New research published in Circulation: Cardiovascular Quality and Outcomes, an American Heart Association journal, indicates that women with endometriosis may be at an increased risk for heart disease.
“We have known for years that women are at an increased risk for heart disease because of unique risk factors like the complications of pregnancy, estrogen, and a greater incidence of diabetes, but this is the first study that has found a direct correlation between endometriosis and heart disease risk,” says Katie Hawthorne, MD, Lankenau Heart Institute cardiologist at Lankenau Medical Center.
Researchers found that women with endometriosis were not only at a greater risk for heart disease, they were also more likely to experience chest pain, have a heart attack, and require surgery to open and repair blocked arteries.
“Endometriosis is another risk factor that does not appear in the Framingham risk calculator, but that we need to seriously consider when calculating a woman’s heart health risk,” says Dr. Hawthorne.
Endometriosis: Unique risk factors
Why the link between endometriosis and heart disease? Although it may seem like a curious connection, women with endometriosis have unique risk factors that could put them at risk for heart disease, including:
- Chronic inflammation
- Higher levels of LDL (“bad”) cholesterol and lower levels of HDL (“good”) cholesterol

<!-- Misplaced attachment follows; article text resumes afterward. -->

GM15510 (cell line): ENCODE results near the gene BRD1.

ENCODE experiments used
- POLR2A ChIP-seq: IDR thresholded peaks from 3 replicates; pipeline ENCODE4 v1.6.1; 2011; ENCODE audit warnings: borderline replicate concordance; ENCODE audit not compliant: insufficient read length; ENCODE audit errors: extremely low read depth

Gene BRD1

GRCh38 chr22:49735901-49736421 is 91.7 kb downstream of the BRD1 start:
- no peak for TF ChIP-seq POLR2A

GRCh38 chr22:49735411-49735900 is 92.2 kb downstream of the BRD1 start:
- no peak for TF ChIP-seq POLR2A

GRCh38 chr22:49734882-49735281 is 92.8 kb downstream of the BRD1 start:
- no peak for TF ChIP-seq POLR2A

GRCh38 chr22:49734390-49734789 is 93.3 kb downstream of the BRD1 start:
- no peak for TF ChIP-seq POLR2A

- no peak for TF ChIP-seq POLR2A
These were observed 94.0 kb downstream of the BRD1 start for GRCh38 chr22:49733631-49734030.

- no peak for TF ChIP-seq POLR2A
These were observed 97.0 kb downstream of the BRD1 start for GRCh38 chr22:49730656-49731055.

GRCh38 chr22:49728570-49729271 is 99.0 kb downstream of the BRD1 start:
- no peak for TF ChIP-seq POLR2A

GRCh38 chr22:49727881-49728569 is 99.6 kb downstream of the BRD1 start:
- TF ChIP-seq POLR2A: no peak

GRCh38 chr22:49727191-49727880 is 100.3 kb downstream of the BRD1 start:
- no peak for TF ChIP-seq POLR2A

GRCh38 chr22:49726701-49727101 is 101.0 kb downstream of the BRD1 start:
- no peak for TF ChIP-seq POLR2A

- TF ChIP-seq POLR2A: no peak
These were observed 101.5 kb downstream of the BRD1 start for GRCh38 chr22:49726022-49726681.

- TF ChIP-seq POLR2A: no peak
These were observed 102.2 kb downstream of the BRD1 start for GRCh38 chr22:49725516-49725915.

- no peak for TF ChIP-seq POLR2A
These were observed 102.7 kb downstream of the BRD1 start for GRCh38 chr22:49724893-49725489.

- Oxidative stress, which has been shown to negatively impact heart health
In addition to these factors, the treatment options for endometriosis may also be putting women at risk. Treatments can include hormone therapy and, in severe cases, a hysterectomy, both of which have been shown to increase heart disease or heart disease risk factors like high blood pressure.
Can you control your risk?
If you’re living with endometriosis, it doesn’t have to mean heart disease. There are still steps you can take to control your risk.
“Women with endometriosis, and any women who are at increased risk of heart disease, can control their risk with preventative health measures like exercising regularly, eating healthy, quitting smoking, and limiting their alcohol intake,” explains Dr. Hawthorne.
In addition, it’s important to recognize the symptoms of a heart attack, and seek medical attention immediately. Dr. Hawthorne explains the unique heart attack symptoms women should recognize.
Finally, women with endometriosis should talk to their health care provider about their questions or concerns.
“This study underscores the need for cardiologists, gynecologists, and primary care physicians to work together to consider endometriosis and other conditions when thinking about a women’s heart disease risk,” says Dr. Hawthorne.
At the Lankenau Heart Institute, we know that not all hearts are created equal. Our cardiac experts understand the unique heart health needs of women, and we’re proud to feature a team of 13 female cardiologists. Visit our website to learn more or make an appointment with a Lankenau Heart Institute cardiologist.